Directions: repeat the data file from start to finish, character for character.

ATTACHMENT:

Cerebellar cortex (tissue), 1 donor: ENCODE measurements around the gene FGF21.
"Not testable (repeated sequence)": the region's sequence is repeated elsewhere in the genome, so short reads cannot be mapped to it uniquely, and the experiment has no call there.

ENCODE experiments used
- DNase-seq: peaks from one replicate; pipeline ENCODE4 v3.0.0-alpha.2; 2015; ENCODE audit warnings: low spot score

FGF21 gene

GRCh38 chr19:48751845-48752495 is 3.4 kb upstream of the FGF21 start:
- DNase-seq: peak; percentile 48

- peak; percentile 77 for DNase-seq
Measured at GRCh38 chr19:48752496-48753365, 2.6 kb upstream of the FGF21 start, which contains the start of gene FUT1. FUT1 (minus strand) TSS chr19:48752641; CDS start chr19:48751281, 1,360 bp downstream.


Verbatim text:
Cerebellar cortex (tissue), 1 donor: ENCODE measurements around the gene FGF21.
"Not testable (repeated sequence)": the region's sequence is repeated elsewhere in the genome, so short reads cannot be mapped to it uniquely, and the experiment has no call there.

ENCODE experiments used
- DNase-seq: peaks from one replicate; pipeline ENCODE4 v3.0.0-alpha.2; 2015; ENCODE audit warnings: low spot score

FGF21 gene

GRCh38 chr19:48751845-48752495 is 3.4 kb upstream of the FGF21 start:
- DNase-seq: peak; percentile 48

- peak; percentile 77 for DNase-seq
Measured at GRCh38 chr19:48752496-48753365, 2.6 kb upstream of the FGF21 start, which contains the start of gene FUT1. FUT1 (minus strand) TSS chr19:48752641; CDS start chr19:48751281, 1,360 bp downstream.